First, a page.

San Saba Basilica Rome

The Basilica of San Saba is the main church and central point of the rione of the same name just north of the center of Rome. The earliest version of this church was constructed in the 8th century. The complex is considerably bigger than the entrance would suggest.

What to see

Monastery of Santa Saba Rome
From the back you can get a better impression of the size of the complex.

The Basilica of San Saba is an example of medieval Romanesque architecture. With three naves, each ending in an apse, its structure echoes the plan of early Christian churches. The naves are separated by 24 (reused) columns. A fourth nave on the left may originally have been a portico. It contains some 13th century frescoes.

The apse contains the episcopal chair, decorated with Cosmatesque mosaics, the ciborium, supported by four black and white marble columns, and frescoes dating back to 1575. In the center is a “Crucifixion” and above it an “Annunciation”.

The medieval bell tower used to be taller than it is now. The top part had to be removed when it was in danger of collapsing.

Entrance to the San Saba Complex
Entrance to the complex.

In 1205 the entrance and the Cosmatesque marble floor was added. An inscription claims that the floor decorations were done by Jacopo and commissioned by the abbot Giovanni in the 7th year of the Pontificate of Innocent III. Jacopo Cosma was a member of the family after whom this kind of floor decoration was named.

The entrance to the complex is preceded by steps leading up to a prothyrum. The fresco above the entrance depicts the “Madonna between San Saba and Sant’Andrea”. From there a courtyard leads to the church itself.

A six pillar portico precedes the entrance to the church. The pillars are a replacement of the original 15th century ones, consisting of four Numidian marble columns and two central ones of red porphyry resting on lion statues. The portico contains archaeological finds. The most striking one of these is a sarcophagus depicting the dextrarum iunctio, two spouses shaking hands with their right hands. On the left you can see an 8th relief depicting a falconer on horseback.

An inscription to the right of the entrance claims that “from this house every day the pious mother brought a bowl of vegetables to the Clivo di Scauro“. The mother was the mother of Gregory the Great, who was then living in the Convent of Sant’Andrea. The silver bowl she carried her veggies in was later donated to charity by Pope Gregory.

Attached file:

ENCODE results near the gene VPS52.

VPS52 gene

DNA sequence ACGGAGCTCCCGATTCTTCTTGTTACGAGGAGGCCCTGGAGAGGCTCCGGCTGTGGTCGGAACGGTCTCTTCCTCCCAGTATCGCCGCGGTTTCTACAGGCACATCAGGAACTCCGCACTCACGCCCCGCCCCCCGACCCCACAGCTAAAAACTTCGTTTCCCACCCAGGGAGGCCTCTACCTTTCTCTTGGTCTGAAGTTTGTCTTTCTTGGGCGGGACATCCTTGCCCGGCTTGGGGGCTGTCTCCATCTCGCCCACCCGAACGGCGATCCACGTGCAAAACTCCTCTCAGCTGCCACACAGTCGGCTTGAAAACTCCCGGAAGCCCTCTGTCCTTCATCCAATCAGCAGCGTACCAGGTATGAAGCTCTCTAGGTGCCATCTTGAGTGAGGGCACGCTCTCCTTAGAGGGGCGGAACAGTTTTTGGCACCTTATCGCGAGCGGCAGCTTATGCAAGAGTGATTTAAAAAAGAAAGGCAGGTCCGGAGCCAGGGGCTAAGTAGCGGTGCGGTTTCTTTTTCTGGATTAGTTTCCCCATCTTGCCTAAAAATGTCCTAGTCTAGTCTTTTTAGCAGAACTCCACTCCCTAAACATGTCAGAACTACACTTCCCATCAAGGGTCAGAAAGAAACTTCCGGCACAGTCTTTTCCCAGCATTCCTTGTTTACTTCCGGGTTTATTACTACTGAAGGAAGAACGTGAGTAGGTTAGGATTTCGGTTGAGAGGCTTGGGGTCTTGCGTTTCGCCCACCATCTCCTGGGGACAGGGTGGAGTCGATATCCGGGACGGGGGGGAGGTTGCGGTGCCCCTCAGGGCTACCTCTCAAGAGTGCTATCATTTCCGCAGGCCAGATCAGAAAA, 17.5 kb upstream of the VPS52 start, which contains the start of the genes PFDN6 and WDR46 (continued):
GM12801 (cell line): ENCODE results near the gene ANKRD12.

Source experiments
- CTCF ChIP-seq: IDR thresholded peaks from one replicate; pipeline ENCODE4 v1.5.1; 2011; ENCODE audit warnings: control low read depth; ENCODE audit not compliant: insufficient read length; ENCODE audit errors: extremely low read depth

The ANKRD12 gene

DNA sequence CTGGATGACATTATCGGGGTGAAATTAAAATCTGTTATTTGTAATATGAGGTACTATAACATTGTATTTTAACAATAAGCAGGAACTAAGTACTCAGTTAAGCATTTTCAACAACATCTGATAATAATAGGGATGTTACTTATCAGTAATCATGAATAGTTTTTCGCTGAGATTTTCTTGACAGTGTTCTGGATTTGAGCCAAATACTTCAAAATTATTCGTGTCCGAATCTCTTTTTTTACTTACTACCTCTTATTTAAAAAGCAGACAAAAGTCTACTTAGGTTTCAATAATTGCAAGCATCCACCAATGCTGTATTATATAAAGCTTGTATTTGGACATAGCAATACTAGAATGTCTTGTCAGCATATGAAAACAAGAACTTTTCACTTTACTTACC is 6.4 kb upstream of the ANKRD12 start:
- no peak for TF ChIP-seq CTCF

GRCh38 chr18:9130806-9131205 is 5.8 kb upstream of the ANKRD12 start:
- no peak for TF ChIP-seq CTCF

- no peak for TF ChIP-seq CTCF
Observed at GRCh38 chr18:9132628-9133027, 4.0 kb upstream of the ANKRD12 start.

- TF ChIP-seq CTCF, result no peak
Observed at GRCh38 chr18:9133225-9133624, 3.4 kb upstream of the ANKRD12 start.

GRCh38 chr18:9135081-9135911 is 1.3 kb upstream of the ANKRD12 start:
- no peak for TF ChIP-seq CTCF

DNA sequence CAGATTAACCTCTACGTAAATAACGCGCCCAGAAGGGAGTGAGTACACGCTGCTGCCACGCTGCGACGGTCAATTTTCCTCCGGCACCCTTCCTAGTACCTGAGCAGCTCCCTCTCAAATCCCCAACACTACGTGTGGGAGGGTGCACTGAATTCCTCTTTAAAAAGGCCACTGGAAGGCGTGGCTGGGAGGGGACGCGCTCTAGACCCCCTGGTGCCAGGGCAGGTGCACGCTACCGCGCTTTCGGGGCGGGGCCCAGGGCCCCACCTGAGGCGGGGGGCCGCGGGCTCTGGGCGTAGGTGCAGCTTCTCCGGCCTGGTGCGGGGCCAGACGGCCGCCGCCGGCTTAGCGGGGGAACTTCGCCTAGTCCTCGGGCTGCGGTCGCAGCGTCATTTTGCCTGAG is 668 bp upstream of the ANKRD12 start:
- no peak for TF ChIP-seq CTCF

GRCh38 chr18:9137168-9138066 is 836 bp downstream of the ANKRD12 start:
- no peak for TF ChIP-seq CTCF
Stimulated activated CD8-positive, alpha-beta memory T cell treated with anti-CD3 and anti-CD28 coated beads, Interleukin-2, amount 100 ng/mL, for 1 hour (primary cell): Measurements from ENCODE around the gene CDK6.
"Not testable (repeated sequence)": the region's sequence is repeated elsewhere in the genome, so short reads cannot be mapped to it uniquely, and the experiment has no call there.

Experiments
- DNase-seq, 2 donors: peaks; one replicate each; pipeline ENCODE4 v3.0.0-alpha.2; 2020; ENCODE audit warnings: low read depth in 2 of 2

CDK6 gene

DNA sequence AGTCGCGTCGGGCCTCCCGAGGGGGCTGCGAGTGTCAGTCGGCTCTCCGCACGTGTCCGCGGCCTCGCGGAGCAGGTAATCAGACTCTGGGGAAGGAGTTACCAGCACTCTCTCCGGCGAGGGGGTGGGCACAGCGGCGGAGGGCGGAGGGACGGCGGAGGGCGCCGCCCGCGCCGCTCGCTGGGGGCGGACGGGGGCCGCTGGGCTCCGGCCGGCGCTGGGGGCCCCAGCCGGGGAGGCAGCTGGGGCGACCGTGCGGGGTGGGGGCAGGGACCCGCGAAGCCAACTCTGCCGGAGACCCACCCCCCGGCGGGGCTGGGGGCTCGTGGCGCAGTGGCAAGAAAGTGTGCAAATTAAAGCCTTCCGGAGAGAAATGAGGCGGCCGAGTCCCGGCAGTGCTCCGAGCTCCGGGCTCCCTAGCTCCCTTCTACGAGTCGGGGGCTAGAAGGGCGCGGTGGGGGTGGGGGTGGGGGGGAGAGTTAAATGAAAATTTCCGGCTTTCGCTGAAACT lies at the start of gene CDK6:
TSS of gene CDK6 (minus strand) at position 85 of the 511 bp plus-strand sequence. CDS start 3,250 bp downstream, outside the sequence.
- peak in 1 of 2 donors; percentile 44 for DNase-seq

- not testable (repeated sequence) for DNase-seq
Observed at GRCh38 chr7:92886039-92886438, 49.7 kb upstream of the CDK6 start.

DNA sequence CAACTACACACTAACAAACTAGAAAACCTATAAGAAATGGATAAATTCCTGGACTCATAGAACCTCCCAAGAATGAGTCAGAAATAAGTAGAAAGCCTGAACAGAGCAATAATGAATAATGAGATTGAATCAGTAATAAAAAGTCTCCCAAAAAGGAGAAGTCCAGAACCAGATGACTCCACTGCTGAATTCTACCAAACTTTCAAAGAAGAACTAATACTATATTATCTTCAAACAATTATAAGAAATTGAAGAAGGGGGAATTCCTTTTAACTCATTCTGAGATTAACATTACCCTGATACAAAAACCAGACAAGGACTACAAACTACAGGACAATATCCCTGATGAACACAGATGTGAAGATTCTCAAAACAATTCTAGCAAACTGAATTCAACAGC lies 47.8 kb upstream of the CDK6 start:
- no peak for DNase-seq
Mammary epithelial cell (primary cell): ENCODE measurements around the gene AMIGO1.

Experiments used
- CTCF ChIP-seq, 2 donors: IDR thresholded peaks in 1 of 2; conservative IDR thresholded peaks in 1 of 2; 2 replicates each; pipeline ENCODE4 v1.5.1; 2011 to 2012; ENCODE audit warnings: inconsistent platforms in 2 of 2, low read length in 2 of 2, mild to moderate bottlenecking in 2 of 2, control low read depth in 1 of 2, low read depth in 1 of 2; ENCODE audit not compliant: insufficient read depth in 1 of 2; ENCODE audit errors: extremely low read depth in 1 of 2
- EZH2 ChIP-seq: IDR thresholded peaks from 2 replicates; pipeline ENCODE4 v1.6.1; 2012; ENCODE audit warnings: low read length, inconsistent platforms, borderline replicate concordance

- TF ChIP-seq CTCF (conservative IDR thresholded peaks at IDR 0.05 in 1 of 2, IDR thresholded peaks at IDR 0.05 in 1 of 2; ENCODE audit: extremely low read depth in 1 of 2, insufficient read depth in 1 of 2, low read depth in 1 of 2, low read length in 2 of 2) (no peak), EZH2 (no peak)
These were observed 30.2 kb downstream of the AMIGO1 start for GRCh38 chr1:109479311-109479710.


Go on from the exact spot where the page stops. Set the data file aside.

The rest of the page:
The choir on the right was restored in 1943. In order to do this, fragments that had earlier been reused when reconstructing the nave, were again reused.

History

After the fall of the Roman empire, what is now the San Saba district remained virtually uninhabited. In the 7th century, hermit monks settled in the area. The monastery was founded in the 8th century, when a group of eastern monks from the monastery of St. Saba in Judea settled in the area. During the Middle Ages, this monastery developed into one of the most important ones in Rome.

The building was constructed on a Roman-era oratory dedicated to Santa Silvia, mother of Pope Gregory the Great.

In the crypt, relics of this oratory, including tombs of the monks, are preserved, together with other archaeological finds. The crypt is accessible via a set of stairs off the presbytery.

The church itself dates back to the 10th century. By then, the convent was run by the Benedictine order.

In 1145, Pope Lucius II gave the monastery to the monks of Cluny, who oversaw a Romanesque reconstruction of the complex. The bell tower also dates back to this period.

In the mid-15th century, the church was newly dedicated, to San Saba and Sant’Ansano. The present facade, the roof and the triumphal arch date back to this period.

In 1573, the monastery became the seat of the Germanic-Hungarian College, which was run by the Jesuit Order. In the 18th century, the order was suppressed.

From the early 1900s to the present, the Jesuits returned to lead the community that has since become a parish. The present architecture of the church is a result of a restoration between 1932 and 1943.

Curiosities

The church is dedicated to Saint Sabbas (439-532), a Palestinian saint who founded several monasteries around the Dead Sea. One of these, Mar Saba, is one of the oldest (almost) continuously inhabited monasteries in the world. During the time of the crusades the saint’s body was taken to Venice, not to be returned to Mar Saba until 1965.

Practical information

Address

The official address of the church is Piazza G. L. Bernini, 20 – 00153 Rome. The entrance, however, is at Via San Saba, 19.

Phone

Parish office: 06 64580140.

Opening times

The church is open from Monday to Friday from 10:00 till 12:00, and on Mondays and Thursdays from 16:00 till 18:00. Closed on Saturdays, Sundays and public holidays.

During mass it is not possible to visit the church. On weekdays services are at 09:00 and 18:30, on Sundays and public holidays at 10:30,12:00 and 18:30. From June 30 until mid-September, there is no 12:00 Mass on Sundays and public holidays. From June 30 to August 31, the 9:00 weekday Mass is not celebrated.

Basilica di San Saba, Roma


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